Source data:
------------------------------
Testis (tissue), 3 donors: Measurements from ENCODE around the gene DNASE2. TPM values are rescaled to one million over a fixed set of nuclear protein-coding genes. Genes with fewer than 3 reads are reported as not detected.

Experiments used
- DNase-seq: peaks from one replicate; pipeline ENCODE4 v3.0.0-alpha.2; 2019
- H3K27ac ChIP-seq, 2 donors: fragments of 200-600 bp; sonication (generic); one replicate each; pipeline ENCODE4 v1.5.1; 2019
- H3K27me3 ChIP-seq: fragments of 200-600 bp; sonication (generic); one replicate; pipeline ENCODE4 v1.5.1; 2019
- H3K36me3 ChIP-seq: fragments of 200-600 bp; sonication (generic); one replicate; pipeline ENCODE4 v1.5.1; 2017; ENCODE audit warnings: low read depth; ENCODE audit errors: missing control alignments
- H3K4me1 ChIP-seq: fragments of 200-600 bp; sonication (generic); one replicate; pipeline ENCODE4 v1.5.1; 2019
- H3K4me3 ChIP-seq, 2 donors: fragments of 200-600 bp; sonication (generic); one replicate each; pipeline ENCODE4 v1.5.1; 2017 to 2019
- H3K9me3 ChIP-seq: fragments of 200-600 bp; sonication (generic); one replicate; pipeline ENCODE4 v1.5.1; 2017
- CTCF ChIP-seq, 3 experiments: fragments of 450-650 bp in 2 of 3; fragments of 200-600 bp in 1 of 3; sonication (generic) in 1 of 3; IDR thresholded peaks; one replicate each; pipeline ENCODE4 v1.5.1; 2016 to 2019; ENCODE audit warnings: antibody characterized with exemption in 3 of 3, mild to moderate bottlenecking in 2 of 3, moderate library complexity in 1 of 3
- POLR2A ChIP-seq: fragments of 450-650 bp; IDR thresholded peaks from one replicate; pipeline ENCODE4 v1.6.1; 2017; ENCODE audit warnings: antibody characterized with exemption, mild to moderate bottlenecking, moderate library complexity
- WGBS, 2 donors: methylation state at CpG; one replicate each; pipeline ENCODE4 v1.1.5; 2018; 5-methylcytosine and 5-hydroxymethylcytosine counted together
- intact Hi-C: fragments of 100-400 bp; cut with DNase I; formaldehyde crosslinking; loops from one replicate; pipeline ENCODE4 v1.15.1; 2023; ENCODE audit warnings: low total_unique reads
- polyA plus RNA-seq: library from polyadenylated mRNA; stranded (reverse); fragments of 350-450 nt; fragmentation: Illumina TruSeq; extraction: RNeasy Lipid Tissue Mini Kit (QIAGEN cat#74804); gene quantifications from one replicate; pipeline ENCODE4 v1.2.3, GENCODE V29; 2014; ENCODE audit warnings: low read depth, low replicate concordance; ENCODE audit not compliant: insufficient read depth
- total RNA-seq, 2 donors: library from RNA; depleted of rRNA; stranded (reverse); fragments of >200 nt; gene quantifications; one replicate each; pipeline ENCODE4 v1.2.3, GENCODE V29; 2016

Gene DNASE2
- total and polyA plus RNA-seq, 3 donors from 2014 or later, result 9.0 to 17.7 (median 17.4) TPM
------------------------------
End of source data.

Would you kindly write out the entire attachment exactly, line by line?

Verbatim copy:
Testis (tissue), 3 donors: Measurements from ENCODE around the gene DNASE2. TPM values are rescaled to one million over a fixed set of nuclear protein-coding genes. Genes with fewer than 3 reads are reported as not detected.

Experiments used
- DNase-seq: peaks from one replicate; pipeline ENCODE4 v3.0.0-alpha.2; 2019
- H3K27ac ChIP-seq, 2 donors: fragments of 200-600 bp; sonication (generic); one replicate each; pipeline ENCODE4 v1.5.1; 2019
- H3K27me3 ChIP-seq: fragments of 200-600 bp; sonication (generic); one replicate; pipeline ENCODE4 v1.5.1; 2019
- H3K36me3 ChIP-seq: fragments of 200-600 bp; sonication (generic); one replicate; pipeline ENCODE4 v1.5.1; 2017; ENCODE audit warnings: low read depth; ENCODE audit errors: missing control alignments
- H3K4me1 ChIP-seq: fragments of 200-600 bp; sonication (generic); one replicate; pipeline ENCODE4 v1.5.1; 2019
- H3K4me3 ChIP-seq, 2 donors: fragments of 200-600 bp; sonication (generic); one replicate each; pipeline ENCODE4 v1.5.1; 2017 to 2019
- H3K9me3 ChIP-seq: fragments of 200-600 bp; sonication (generic); one replicate; pipeline ENCODE4 v1.5.1; 2017
- CTCF ChIP-seq, 3 experiments: fragments of 450-650 bp in 2 of 3; fragments of 200-600 bp in 1 of 3; sonication (generic) in 1 of 3; IDR thresholded peaks; one replicate each; pipeline ENCODE4 v1.5.1; 2016 to 2019; ENCODE audit warnings: antibody characterized with exemption in 3 of 3, mild to moderate bottlenecking in 2 of 3, moderate library complexity in 1 of 3
- POLR2A ChIP-seq: fragments of 450-650 bp; IDR thresholded peaks from one replicate; pipeline ENCODE4 v1.6.1; 2017; ENCODE audit warnings: antibody characterized with exemption, mild to moderate bottlenecking, moderate library complexity
- WGBS, 2 donors: methylation state at CpG; one replicate each; pipeline ENCODE4 v1.1.5; 2018; 5-methylcytosine and 5-hydroxymethylcytosine counted together
- intact Hi-C: fragments of 100-400 bp; cut with DNase I; formaldehyde crosslinking; loops from one replicate; pipeline ENCODE4 v1.15.1; 2023; ENCODE audit warnings: low total_unique reads
- polyA plus RNA-seq: library from polyadenylated mRNA; stranded (reverse); fragments of 350-450 nt; fragmentation: Illumina TruSeq; extraction: RNeasy Lipid Tissue Mini Kit (QIAGEN cat#74804); gene quantifications from one replicate; pipeline ENCODE4 v1.2.3, GENCODE V29; 2014; ENCODE audit warnings: low read depth, low replicate concordance; ENCODE audit not compliant: insufficient read depth
- total RNA-seq, 2 donors: library from RNA; depleted of rRNA; stranded (reverse); fragments of >200 nt; gene quantifications; one replicate each; pipeline ENCODE4 v1.2.3, GENCODE V29; 2016

Gene DNASE2
- total and polyA plus RNA-seq, 3 donors from 2014 or later, result 9.0 to 17.7 (median 17.4) TPM